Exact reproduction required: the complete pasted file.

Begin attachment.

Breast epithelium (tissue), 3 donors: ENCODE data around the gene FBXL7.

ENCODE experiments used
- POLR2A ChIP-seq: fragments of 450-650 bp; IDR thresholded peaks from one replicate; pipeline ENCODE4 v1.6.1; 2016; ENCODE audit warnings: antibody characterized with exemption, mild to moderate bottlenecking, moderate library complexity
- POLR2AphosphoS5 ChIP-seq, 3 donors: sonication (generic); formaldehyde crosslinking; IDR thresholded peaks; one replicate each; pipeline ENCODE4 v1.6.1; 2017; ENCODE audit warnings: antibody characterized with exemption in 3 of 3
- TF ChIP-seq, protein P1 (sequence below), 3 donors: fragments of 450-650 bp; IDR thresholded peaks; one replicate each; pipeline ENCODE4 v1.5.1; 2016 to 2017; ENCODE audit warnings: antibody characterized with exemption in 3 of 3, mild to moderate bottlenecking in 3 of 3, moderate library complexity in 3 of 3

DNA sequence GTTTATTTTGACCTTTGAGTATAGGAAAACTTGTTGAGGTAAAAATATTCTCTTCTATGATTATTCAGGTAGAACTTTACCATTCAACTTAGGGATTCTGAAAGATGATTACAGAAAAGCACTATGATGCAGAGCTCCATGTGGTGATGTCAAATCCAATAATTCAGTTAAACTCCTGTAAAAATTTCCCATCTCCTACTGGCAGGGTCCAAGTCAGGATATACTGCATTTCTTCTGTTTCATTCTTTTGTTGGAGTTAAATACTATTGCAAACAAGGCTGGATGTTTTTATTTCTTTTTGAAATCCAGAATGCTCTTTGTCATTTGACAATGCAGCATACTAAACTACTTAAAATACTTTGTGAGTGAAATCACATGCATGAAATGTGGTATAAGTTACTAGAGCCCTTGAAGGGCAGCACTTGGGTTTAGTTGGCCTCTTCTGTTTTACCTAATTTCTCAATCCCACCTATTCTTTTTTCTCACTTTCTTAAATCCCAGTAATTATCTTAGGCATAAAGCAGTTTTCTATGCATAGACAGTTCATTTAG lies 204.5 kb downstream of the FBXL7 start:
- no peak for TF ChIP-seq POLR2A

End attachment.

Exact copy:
Breast epithelium (tissue), 3 donors: ENCODE data around the gene FBXL7.

ENCODE experiments used
- POLR2A ChIP-seq: fragments of 450-650 bp; IDR thresholded peaks from one replicate; pipeline ENCODE4 v1.6.1; 2016; ENCODE audit warnings: antibody characterized with exemption, mild to moderate bottlenecking, moderate library complexity
- POLR2AphosphoS5 ChIP-seq, 3 donors: sonication (generic); formaldehyde crosslinking; IDR thresholded peaks; one replicate each; pipeline ENCODE4 v1.6.1; 2017; ENCODE audit warnings: antibody characterized with exemption in 3 of 3
- TF ChIP-seq, protein P1 (sequence below), 3 donors: fragments of 450-650 bp; IDR thresholded peaks; one replicate each; pipeline ENCODE4 v1.5.1; 2016 to 2017; ENCODE audit warnings: antibody characterized with exemption in 3 of 3, mild to moderate bottlenecking in 3 of 3, moderate library complexity in 3 of 3

DNA sequence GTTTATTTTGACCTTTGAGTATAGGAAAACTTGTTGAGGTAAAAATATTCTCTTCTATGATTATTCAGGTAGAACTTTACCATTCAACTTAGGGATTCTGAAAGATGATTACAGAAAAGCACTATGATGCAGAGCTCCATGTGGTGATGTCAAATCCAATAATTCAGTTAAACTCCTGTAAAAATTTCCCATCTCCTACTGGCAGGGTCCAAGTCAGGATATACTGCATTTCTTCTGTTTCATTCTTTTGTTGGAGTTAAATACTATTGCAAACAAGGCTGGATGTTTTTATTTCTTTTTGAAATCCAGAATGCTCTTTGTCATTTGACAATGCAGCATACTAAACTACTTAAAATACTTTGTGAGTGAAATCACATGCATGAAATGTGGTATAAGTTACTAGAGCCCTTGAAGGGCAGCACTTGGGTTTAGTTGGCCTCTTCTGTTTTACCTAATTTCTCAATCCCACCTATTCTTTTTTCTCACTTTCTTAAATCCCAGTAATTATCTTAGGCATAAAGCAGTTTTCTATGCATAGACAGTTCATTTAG lies 204.5 kb downstream of the FBXL7 start:
- no peak for TF ChIP-seq POLR2A